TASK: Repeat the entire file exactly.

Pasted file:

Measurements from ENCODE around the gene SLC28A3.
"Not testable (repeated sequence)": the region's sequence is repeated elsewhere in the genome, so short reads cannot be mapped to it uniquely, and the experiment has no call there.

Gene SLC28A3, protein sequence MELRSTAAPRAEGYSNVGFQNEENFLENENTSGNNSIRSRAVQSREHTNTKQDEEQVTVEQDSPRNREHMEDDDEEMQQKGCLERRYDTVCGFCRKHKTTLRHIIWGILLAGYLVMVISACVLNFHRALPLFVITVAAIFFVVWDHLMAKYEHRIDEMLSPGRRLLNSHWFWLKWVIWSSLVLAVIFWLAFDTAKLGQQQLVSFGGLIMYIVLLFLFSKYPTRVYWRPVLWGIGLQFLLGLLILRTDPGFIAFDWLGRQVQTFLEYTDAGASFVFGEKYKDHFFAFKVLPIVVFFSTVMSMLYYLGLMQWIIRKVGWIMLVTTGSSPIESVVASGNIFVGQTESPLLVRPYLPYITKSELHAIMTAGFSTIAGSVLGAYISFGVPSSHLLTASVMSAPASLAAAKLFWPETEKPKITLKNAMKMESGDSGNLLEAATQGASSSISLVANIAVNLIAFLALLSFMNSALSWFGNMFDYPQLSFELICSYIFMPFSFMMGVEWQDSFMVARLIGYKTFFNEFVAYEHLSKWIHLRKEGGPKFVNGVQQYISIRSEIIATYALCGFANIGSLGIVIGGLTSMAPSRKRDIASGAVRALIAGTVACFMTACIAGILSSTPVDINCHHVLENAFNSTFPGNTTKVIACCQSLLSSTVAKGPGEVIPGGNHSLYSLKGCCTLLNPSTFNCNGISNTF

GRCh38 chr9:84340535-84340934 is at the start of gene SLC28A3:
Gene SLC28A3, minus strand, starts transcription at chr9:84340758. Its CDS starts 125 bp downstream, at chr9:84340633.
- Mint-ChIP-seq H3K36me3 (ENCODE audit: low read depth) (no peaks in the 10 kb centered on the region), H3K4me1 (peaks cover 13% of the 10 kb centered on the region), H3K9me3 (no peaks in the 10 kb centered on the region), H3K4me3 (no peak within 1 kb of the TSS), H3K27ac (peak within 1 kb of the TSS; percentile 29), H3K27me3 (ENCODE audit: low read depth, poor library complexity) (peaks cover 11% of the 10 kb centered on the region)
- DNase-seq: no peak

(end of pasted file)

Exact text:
Measurements from ENCODE around the gene SLC28A3.
"Not testable (repeated sequence)": the region's sequence is repeated elsewhere in the genome, so short reads cannot be mapped to it uniquely, and the experiment has no call there.

Gene SLC28A3, protein sequence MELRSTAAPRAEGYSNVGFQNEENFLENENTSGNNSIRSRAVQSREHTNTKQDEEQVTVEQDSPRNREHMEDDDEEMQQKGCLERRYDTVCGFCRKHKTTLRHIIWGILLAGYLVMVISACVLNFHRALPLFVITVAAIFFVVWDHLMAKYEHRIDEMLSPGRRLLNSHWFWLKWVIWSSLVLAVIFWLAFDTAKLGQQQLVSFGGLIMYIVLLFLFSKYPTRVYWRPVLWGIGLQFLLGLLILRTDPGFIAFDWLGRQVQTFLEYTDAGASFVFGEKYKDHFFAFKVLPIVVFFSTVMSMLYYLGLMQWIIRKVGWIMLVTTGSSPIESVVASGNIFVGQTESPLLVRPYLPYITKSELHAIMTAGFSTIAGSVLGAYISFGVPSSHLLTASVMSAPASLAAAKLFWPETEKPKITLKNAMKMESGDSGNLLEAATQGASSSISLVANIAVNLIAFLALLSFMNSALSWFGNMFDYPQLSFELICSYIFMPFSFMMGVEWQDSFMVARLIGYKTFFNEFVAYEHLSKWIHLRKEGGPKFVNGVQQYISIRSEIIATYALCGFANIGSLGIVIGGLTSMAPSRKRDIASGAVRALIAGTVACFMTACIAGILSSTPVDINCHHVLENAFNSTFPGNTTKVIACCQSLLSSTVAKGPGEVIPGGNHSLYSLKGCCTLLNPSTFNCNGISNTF

GRCh38 chr9:84340535-84340934 is at the start of gene SLC28A3:
Gene SLC28A3, minus strand, starts transcription at chr9:84340758. Its CDS starts 125 bp downstream, at chr9:84340633.
- Mint-ChIP-seq H3K36me3 (ENCODE audit: low read depth) (no peaks in the 10 kb centered on the region), H3K4me1 (peaks cover 13% of the 10 kb centered on the region), H3K9me3 (no peaks in the 10 kb centered on the region), H3K4me3 (no peak within 1 kb of the TSS), H3K27ac (peak within 1 kb of the TSS; percentile 29), H3K27me3 (ENCODE audit: low read depth, poor library complexity) (peaks cover 11% of the 10 kb centered on the region)
- DNase-seq: no peak